Jamaica is a tropical island that presents stark physical contrasts, from the glittering seaside resorts of the north coast to the desolate sprawl of the shanties of Kingston. A similar disparity runs strikingly throughout all aspects of Jamaican life, perhaps most evidently in the access to medical and ophthalmic care. This article attempts to summarize the current state of ophthalmic practice and to illustrate initiatives for the future.
The island measures 234 km (146 miles; east-west) by 82 km (51 miles; north-south), with an area of 11547 km2 (4441 square miles). The highest peak of the Blue Mountains (2220 m [7400 ft]) affords views of Cuba. The average daily temperature at sea level is 26.7°C to 30.0°C 80°F to 86°F), and annual average rainfall is 195.6 cm (77 in). The population of 2.2 million derives from many cultures: the original Carib and Arawak Indians, West Africans (brought in as slaves to work the sugar plantations), and East Indians (arriving as indentured labor after emancipation). European, Chinese, and Lebanese minorities added to the community, producing a unique mix, illustrated by the national motto, "Out of many, one people." Disharmony and turmoil tend to be on the basis of political allegiance rather than racial origin or disparities of wealth.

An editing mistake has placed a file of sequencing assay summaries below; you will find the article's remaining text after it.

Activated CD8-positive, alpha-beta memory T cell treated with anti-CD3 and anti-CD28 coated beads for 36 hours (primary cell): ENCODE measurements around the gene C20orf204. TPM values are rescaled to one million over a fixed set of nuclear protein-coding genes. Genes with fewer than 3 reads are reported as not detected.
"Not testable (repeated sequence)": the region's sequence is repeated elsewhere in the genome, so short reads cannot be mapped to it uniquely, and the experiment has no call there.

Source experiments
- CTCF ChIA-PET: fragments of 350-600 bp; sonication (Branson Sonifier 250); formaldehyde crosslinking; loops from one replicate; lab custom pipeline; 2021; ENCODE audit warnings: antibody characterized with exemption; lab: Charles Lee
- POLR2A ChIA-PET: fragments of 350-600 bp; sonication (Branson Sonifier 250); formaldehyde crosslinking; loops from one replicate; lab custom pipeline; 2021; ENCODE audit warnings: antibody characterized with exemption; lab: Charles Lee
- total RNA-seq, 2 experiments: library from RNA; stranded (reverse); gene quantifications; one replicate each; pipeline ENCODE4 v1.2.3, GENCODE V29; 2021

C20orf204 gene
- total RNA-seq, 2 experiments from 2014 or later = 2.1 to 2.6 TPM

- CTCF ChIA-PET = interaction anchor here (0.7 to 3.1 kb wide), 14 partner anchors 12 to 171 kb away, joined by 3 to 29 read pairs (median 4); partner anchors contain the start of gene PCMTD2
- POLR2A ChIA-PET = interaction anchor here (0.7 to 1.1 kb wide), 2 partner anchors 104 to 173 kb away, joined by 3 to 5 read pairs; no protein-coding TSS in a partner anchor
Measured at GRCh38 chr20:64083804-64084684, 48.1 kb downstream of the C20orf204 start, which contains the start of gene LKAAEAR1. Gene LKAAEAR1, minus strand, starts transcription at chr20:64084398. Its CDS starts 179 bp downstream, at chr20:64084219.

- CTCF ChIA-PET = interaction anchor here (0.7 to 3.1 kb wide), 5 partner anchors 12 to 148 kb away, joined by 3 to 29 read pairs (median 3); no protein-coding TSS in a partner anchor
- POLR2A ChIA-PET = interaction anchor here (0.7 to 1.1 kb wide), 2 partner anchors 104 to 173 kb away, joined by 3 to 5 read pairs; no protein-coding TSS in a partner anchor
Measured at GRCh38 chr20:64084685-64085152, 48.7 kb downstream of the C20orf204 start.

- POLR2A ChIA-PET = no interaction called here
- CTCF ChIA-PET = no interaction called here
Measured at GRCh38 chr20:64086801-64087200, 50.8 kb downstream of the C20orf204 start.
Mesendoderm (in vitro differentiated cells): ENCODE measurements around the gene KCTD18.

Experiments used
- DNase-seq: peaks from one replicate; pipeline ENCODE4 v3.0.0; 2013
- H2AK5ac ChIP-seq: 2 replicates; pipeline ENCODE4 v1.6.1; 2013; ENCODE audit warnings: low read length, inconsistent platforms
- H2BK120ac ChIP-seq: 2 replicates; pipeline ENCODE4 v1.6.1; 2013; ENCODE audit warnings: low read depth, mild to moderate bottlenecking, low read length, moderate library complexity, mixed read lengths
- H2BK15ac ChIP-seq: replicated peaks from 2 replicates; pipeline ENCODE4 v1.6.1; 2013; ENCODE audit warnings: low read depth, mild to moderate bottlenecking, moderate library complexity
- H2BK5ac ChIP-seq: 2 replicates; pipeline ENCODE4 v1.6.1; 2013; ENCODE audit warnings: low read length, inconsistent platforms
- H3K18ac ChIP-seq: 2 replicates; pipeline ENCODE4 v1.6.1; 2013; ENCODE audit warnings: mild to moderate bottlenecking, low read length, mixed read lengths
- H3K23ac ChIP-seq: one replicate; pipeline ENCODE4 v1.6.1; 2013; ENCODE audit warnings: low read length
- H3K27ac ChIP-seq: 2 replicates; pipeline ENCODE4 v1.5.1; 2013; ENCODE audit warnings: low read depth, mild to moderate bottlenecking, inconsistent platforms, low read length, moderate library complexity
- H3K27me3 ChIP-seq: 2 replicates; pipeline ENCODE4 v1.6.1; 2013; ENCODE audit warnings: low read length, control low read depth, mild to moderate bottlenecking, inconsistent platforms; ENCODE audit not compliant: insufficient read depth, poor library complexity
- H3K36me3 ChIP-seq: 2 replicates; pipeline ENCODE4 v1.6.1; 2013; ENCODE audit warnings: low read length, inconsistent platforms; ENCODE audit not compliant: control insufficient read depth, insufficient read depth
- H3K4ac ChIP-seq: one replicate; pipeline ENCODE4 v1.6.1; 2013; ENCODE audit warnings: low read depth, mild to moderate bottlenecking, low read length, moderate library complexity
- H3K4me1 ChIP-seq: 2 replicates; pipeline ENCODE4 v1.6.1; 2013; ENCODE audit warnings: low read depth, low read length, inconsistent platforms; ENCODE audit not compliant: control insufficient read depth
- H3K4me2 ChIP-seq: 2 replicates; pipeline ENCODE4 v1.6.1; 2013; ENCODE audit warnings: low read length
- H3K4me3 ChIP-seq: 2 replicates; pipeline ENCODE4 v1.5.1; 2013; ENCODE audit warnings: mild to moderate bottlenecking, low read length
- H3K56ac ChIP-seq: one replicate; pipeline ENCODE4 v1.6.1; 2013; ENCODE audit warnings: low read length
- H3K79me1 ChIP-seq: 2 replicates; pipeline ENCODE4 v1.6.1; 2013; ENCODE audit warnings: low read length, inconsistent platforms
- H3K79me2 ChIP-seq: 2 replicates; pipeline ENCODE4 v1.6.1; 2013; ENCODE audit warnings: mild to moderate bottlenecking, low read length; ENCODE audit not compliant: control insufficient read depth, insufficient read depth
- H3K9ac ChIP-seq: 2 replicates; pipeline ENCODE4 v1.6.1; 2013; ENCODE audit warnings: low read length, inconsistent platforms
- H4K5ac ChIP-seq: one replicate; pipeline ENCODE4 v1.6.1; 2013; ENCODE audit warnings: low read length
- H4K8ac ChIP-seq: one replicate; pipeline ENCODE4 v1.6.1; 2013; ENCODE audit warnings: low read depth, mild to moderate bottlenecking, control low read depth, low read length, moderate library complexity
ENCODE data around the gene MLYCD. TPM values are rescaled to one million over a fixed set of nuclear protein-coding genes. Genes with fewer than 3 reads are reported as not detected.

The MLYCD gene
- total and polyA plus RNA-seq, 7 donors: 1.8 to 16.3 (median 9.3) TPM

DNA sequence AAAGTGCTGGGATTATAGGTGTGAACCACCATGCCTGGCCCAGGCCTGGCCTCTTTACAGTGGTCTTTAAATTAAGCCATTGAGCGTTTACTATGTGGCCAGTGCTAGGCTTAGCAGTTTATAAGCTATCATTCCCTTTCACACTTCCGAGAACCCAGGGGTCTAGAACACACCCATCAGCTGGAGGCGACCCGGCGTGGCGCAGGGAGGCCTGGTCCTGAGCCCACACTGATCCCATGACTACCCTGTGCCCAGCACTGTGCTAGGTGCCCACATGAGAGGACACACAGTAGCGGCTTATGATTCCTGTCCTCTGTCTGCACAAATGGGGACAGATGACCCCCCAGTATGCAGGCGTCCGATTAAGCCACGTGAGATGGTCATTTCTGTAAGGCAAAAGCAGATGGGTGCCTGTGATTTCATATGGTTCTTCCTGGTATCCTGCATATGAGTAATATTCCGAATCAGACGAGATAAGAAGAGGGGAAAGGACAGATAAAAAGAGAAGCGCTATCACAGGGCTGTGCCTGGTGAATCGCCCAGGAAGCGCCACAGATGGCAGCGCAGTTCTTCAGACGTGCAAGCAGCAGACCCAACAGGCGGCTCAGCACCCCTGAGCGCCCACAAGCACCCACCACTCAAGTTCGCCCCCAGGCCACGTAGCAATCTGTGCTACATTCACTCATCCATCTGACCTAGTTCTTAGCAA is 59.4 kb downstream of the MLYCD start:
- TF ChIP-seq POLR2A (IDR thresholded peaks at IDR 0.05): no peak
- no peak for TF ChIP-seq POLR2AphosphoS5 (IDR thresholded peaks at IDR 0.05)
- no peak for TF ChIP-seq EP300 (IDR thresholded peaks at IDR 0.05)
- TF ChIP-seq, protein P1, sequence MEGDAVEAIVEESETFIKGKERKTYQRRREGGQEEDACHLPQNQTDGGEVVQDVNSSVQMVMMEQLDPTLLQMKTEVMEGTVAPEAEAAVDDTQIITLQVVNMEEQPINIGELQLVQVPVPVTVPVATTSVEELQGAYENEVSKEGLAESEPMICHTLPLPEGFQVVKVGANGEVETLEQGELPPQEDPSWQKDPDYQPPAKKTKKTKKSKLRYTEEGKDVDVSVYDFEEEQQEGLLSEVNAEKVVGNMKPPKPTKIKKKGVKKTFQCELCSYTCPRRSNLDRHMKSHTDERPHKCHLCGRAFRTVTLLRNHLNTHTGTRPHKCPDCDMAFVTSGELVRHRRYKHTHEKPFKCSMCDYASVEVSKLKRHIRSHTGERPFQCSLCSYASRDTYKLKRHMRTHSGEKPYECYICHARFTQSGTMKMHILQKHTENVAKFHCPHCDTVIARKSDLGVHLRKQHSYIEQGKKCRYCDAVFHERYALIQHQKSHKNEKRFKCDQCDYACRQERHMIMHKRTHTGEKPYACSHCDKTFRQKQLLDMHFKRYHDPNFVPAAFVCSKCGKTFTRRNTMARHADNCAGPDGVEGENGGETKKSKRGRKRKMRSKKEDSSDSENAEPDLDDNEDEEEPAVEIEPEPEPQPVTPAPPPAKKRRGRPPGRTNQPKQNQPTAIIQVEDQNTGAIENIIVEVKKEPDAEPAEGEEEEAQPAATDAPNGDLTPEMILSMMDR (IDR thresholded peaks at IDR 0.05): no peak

There are approximately 18 ophthalmologists in Jamaica, 13 (72%) of whom practice in the capital of Kingston. Approximately one third are government contracted, another third are in private practice, and the remainder are "mixed." Herein lies one of the fundamental problems in Jamaica: the relative inaccessibility and expense of ophthalmic care to the poor and rural communities.Recently there has been a proliferation of insurancebased health maintenance organizations and private hospitals. Many Jamaicans may even seek consultation and treatment in the United States. On the other hand, the average per capita weekly wage is $130 Jamaican ($20 to $25 United States), and the vast majority must rely on government hospital service.
Moriarty BJ. Ophthalmology in Jamaica. Arch Ophthalmol. 1988;106(4):557-558. doi:10.1001/archopht.1988.01060130603047